What are the opening lines to A Tale of Two Cities?

What are the opening lines to A Tale of Two Cities?

The famous opening lines from Charles Dickens’ seminal novel on the French Revolution: “It was the best of times, it was the worst of times, it was the age of wisdom, it was the age of foolishness, it was the epoch of belief, it was the epoch of incredulity, it was the season of Light, it was the season of Darkness, it …

Does A Tale of Two Cities get better?

The book is smooth moving at first, but once it gets going its worth it. If you’re 60 pages in then you’re already a fair bit into the book, I believe. I would highly suggest it. Dickens has a wonderful style, and “A Tale of Two Cities” is full of characters that I was able to really enjoy.

What was the opening line of A Tale of Two Cities?

A Tale of Two Cities: not just a great opening line, also a great opening paragraph. Even people with only the most cursory knowledge of the writings of Charles Dickens usually know about the fantastic start to A Tale of Two Cities: “It was the best of times, it was the worst of times”.

Why is A Tale of Two Cities good?

Because, while A Tale of Two Cities is masterfully written with sly humor, densely meaningful descriptions, a cast of quirky characters only Dickens could create, an endless series of telling binaries and foils, and relevant social commentary about the French Revolution as well as Dickens’ time, it is also simply a damn good story.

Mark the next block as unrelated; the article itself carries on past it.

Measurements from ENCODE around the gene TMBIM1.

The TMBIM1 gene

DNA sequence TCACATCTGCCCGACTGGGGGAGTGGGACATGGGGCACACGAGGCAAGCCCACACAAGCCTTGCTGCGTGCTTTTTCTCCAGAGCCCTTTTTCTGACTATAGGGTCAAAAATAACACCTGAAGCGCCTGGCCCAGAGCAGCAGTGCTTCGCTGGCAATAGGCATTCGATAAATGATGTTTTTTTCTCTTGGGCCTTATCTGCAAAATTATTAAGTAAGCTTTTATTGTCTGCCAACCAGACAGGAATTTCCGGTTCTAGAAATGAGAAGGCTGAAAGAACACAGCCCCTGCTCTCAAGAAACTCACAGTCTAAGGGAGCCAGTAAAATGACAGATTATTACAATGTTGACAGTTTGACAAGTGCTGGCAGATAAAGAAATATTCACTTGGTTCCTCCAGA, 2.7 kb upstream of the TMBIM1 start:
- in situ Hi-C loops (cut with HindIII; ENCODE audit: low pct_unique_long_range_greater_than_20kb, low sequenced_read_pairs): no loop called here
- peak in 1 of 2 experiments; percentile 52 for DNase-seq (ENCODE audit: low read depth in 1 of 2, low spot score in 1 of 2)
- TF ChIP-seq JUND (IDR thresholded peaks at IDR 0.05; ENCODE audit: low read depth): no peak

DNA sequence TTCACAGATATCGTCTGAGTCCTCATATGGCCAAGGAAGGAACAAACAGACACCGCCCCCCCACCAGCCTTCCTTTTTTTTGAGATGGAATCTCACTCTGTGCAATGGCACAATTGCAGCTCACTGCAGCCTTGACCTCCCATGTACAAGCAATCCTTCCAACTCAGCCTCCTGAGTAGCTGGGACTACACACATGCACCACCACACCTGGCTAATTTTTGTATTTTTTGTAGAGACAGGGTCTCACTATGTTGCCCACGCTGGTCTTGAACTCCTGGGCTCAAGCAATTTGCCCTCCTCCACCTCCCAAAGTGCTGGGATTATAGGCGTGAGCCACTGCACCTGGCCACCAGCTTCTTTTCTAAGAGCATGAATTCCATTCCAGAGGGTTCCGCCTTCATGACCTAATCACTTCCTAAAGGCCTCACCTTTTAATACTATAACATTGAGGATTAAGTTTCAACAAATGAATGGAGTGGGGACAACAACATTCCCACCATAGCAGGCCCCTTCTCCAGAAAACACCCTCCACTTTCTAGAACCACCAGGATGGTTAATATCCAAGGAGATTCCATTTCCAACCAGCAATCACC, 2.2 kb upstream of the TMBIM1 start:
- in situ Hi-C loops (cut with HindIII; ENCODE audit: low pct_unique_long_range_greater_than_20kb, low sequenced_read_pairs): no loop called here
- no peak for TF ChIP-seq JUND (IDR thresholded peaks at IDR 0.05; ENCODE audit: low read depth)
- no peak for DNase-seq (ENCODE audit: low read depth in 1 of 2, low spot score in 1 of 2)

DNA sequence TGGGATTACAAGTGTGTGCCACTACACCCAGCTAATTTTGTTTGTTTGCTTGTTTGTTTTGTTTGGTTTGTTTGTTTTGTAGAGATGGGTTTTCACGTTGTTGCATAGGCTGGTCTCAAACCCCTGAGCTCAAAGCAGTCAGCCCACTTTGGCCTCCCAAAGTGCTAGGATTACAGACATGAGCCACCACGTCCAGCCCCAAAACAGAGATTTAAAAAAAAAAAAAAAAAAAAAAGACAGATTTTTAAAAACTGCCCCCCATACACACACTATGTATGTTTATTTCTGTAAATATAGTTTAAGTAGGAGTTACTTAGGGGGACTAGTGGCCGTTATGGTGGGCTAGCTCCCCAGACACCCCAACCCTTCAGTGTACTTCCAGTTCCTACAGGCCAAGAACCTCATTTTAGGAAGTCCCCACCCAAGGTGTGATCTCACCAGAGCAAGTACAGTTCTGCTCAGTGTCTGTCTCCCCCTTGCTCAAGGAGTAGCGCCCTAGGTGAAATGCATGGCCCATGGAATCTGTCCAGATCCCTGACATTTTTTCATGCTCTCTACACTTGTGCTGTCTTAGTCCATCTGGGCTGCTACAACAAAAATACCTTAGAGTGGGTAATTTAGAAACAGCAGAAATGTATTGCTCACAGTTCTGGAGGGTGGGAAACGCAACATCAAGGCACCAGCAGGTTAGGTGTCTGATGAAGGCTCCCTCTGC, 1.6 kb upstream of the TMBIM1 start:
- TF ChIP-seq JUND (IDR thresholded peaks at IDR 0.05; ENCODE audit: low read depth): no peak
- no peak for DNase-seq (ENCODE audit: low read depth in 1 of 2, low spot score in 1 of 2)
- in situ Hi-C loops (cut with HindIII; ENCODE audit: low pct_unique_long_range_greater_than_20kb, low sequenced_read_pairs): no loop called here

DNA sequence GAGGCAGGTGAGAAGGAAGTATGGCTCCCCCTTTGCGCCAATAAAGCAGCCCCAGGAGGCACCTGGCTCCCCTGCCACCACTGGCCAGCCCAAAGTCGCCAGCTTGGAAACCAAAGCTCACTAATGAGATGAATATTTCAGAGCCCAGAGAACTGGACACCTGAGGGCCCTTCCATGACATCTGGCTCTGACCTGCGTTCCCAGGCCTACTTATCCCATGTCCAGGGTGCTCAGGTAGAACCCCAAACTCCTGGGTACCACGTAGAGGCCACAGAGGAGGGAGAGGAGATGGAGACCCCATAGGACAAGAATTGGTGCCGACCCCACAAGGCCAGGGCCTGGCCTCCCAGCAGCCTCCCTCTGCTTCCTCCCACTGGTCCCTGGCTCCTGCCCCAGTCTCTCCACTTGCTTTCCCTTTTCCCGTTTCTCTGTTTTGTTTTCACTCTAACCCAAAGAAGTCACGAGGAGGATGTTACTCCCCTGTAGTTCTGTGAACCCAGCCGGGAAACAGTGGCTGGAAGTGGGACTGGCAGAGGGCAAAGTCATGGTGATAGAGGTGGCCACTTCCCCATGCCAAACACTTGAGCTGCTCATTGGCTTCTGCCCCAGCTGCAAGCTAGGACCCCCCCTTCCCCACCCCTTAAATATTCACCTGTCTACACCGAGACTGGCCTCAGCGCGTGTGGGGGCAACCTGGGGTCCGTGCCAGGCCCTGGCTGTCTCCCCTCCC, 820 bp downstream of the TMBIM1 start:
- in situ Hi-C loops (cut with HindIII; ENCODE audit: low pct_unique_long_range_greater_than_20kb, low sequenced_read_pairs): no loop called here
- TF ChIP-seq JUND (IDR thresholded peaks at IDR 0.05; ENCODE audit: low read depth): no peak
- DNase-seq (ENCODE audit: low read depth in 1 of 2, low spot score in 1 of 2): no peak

Who are the protectors in A Tale of Two Cities?

Mr. Lorry and Miss Pross are reliable protectors. Charles Darnay gives up wealth and station out of his own sense of fairness. And Sydney Carton is the soul of loving sacrifice. Most of the violence in A Tale of Two Cities is portrayed quite lyrically, but there is quite a bit of it.

What do the echoing footsteps in A Tale of Two Cities represent?

A juxtaposition of the scene of the wine spilling in Saint Antoine in Book the First, Chapter V, with that of the monseigneur having his morining chocolate in Book the Second, Chapter VII,… What do the echoing footsteps in Chapter 21 of A Tale of Two cities represent?